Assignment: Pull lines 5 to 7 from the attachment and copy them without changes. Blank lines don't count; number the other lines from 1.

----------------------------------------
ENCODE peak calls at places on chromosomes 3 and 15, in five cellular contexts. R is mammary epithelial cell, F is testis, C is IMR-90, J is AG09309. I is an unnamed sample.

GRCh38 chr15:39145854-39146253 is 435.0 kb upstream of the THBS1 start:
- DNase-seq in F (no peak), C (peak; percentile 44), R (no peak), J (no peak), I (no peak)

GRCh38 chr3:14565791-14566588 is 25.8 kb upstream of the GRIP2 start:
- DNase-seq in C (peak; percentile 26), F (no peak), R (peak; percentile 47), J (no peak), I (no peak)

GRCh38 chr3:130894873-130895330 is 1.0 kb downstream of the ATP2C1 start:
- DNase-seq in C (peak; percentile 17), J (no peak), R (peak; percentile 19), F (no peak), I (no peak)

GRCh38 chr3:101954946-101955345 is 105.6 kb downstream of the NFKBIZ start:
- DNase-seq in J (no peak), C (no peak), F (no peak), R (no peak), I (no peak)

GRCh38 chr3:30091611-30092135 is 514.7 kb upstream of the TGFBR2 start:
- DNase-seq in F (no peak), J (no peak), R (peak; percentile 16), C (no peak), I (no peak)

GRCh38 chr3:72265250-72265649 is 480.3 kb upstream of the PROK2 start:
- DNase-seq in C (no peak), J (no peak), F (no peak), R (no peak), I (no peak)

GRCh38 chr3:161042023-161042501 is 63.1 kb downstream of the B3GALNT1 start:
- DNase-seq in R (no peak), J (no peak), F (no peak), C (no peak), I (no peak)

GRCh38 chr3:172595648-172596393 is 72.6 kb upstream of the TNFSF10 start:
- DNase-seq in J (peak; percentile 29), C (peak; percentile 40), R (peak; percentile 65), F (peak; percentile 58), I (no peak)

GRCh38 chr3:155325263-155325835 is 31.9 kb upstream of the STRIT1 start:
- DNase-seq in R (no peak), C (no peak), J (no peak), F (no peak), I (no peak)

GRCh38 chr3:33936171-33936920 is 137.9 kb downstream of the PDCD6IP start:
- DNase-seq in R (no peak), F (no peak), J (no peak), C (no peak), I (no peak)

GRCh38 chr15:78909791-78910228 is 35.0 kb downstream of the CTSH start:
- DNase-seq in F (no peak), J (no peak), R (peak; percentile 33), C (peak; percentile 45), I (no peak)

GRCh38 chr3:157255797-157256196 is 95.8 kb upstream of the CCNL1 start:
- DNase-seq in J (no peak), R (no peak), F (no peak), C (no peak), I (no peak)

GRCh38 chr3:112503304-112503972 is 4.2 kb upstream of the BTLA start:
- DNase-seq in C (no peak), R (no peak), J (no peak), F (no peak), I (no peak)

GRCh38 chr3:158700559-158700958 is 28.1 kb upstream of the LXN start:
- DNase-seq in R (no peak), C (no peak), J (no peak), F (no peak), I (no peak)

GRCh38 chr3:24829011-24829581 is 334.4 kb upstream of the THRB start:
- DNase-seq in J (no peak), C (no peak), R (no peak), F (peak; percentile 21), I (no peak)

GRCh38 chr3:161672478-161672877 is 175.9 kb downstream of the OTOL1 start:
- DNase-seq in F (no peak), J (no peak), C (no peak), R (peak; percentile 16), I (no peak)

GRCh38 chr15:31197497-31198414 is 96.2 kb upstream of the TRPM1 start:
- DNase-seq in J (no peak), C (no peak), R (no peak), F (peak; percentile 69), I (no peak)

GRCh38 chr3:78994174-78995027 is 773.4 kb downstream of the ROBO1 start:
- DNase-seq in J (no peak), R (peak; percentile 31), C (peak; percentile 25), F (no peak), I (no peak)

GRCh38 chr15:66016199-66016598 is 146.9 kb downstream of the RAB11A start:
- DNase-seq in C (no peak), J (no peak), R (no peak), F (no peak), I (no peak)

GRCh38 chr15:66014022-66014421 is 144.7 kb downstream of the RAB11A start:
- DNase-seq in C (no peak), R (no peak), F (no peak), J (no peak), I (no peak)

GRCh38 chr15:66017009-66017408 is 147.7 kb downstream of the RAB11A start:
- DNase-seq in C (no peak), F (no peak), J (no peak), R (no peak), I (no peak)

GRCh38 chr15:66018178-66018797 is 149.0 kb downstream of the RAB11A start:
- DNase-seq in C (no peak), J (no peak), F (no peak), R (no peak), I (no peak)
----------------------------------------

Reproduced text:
- DNase-seq in C (peak; percentile 26), F (no peak), R (peak; percentile 47), J (no peak), I (no peak)

GRCh38 chr3:130894873-130895330 is 1.0 kb downstream of the ATP2C1 start:
- DNase-seq in C (peak; percentile 17), J (no peak), R (peak; percentile 19), F (no peak), I (no peak)